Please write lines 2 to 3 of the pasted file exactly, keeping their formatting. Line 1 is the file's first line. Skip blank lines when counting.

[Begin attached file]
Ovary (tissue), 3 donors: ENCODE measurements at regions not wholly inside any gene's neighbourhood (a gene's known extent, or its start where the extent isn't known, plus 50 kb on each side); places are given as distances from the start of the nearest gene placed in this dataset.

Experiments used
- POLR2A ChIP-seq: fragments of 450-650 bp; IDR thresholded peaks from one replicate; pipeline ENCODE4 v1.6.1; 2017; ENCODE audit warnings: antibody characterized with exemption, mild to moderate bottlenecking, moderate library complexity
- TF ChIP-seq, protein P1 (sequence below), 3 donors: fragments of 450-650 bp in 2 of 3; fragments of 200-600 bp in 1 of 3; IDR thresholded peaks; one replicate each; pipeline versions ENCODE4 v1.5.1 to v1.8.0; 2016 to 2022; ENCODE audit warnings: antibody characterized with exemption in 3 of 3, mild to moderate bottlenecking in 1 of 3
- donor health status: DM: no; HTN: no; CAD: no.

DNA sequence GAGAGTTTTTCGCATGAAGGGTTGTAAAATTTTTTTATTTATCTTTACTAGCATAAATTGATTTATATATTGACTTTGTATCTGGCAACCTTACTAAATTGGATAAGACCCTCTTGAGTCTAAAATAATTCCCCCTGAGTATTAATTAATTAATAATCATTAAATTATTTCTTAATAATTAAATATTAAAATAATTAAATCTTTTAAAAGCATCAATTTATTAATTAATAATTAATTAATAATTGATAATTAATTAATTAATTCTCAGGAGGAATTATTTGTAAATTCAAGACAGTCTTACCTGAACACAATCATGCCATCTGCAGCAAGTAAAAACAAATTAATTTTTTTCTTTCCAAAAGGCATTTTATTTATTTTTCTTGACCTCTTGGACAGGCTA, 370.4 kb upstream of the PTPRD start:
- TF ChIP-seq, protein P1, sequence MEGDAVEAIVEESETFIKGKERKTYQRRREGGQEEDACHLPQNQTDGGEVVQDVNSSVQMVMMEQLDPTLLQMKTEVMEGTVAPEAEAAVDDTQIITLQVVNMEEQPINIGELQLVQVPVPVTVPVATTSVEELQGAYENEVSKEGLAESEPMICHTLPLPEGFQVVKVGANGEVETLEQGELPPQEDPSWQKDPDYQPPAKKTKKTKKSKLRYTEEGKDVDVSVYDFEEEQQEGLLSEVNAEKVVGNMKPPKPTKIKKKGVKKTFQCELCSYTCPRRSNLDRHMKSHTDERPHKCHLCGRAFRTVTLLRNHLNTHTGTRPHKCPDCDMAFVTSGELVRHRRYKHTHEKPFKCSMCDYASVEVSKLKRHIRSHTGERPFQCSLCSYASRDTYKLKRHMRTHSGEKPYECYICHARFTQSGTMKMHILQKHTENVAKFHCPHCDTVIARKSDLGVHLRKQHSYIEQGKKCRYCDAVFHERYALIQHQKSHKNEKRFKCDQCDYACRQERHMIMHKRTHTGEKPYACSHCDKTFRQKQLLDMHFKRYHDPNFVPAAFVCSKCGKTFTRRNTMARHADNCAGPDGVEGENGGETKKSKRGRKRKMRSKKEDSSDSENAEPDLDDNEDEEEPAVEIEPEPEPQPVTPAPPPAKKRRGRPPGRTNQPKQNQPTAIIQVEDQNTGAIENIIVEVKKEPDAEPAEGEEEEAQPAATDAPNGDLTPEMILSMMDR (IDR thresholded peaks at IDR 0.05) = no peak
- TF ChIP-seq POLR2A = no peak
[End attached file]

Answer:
Experiments used
- POLR2A ChIP-seq: fragments of 450-650 bp; IDR thresholded peaks from one replicate; pipeline ENCODE4 v1.6.1; 2017; ENCODE audit warnings: antibody characterized with exemption, mild to moderate bottlenecking, moderate library complexity